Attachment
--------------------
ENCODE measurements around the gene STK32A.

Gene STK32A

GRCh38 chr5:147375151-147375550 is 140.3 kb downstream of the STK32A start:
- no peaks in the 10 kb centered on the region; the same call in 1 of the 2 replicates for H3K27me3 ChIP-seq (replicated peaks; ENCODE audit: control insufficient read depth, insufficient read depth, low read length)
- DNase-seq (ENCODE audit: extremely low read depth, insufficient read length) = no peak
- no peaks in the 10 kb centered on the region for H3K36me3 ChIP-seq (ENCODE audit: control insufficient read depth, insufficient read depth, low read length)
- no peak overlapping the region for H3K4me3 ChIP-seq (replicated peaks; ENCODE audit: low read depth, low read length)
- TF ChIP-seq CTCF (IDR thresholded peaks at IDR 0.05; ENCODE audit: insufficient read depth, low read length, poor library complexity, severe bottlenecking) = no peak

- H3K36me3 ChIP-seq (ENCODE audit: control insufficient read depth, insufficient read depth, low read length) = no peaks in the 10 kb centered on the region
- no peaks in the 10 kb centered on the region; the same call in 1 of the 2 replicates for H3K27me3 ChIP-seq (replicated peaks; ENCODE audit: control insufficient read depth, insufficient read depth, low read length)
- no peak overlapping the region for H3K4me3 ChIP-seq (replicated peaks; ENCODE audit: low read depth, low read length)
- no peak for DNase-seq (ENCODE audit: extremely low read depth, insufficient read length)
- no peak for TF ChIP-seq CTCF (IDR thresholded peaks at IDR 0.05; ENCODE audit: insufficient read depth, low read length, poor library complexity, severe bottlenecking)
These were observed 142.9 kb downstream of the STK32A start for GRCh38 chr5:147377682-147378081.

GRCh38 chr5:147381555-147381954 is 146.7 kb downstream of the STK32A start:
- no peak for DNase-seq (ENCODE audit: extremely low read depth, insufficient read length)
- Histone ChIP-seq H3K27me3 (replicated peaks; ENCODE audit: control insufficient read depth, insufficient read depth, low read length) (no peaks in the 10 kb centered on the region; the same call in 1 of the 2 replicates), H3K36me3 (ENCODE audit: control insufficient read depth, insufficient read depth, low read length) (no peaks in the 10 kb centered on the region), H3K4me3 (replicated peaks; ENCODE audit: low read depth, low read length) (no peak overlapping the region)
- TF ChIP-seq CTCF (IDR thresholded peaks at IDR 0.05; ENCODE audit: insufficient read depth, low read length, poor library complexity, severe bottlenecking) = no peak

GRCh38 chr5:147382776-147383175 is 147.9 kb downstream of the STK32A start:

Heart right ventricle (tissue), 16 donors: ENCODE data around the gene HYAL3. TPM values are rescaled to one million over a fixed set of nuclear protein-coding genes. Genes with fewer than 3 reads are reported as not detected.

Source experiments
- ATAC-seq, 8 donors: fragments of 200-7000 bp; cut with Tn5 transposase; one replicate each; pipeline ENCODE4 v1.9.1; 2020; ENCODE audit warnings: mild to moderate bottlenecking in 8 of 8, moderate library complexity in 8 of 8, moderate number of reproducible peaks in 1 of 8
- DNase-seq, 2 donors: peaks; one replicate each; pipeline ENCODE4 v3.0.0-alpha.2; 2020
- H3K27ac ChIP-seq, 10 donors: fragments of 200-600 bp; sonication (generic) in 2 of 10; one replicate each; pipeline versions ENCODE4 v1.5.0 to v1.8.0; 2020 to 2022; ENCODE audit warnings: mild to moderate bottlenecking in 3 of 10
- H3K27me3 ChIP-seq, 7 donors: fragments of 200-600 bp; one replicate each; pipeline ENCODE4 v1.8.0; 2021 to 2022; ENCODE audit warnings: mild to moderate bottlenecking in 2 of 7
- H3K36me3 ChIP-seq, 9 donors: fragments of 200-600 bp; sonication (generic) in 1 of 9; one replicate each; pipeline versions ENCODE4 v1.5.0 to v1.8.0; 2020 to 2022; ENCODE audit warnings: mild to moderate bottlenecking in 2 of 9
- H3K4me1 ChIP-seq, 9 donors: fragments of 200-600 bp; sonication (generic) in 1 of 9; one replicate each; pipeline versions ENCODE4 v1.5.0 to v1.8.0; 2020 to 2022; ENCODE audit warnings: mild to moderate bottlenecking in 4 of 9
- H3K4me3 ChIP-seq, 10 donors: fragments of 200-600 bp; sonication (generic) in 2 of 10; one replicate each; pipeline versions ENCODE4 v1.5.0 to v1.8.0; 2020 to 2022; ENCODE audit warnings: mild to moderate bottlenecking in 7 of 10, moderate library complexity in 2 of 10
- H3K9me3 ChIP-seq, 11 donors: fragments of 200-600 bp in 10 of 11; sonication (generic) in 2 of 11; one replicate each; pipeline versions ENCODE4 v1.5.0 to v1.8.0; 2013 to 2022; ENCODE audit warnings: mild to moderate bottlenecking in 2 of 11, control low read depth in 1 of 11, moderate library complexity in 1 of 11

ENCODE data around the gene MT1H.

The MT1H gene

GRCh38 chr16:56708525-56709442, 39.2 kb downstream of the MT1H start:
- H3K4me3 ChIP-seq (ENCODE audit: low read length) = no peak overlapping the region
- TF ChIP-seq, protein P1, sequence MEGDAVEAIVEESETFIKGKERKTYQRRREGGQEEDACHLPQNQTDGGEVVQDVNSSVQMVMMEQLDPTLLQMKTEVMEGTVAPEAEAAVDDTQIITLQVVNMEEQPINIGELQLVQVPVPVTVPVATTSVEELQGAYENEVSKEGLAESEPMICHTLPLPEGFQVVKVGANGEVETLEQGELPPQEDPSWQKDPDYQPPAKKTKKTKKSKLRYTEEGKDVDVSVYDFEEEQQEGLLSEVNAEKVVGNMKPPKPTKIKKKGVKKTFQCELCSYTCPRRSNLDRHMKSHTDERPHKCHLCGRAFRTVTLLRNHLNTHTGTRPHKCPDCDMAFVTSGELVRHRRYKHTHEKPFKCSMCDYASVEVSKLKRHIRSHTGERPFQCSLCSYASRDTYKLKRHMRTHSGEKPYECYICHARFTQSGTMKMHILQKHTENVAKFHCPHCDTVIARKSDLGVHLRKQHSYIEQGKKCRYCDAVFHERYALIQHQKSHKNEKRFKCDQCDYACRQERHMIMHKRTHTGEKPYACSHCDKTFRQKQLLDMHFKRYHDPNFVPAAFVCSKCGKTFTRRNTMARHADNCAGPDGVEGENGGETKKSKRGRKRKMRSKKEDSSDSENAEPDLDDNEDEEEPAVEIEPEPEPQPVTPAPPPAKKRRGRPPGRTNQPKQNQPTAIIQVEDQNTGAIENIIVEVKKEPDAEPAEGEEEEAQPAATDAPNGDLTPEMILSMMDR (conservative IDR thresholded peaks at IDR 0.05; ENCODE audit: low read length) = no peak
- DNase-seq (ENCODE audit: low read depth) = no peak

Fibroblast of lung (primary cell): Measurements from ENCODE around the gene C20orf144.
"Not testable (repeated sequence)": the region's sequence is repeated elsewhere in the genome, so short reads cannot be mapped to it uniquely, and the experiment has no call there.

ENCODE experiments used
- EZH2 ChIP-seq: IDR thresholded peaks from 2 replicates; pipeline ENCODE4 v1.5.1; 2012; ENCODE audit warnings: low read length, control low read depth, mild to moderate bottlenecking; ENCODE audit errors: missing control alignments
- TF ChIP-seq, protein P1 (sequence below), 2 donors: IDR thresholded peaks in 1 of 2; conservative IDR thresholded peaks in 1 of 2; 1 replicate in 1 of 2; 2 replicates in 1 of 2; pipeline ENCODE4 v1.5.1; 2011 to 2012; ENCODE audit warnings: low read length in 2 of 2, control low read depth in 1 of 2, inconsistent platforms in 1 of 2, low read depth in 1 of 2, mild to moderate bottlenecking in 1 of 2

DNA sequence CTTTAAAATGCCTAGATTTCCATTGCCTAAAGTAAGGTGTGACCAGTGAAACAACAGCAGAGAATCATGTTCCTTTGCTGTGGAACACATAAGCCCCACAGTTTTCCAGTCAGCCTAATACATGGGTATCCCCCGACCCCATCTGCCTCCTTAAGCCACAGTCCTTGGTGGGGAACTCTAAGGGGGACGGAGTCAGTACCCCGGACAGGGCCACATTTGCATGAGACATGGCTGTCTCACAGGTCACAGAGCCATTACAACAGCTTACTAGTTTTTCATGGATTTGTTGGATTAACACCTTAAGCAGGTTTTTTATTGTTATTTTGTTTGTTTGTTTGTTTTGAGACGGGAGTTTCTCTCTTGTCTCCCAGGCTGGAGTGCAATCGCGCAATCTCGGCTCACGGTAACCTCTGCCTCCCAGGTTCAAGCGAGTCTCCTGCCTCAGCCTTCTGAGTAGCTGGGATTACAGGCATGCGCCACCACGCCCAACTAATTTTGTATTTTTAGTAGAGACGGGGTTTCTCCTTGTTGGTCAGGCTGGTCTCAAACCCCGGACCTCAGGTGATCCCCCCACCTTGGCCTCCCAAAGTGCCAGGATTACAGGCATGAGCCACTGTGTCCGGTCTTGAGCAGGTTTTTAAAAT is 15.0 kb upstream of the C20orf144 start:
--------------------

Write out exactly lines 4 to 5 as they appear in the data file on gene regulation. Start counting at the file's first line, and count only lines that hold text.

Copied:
- no peaks in the 10 kb centered on the region; the same call in 1 of the 2 replicates for H3K27me3 ChIP-seq (replicated peaks; ENCODE audit: control insufficient read depth, insufficient read depth, low read length)
- DNase-seq (ENCODE audit: extremely low read depth, insufficient read length) = no peak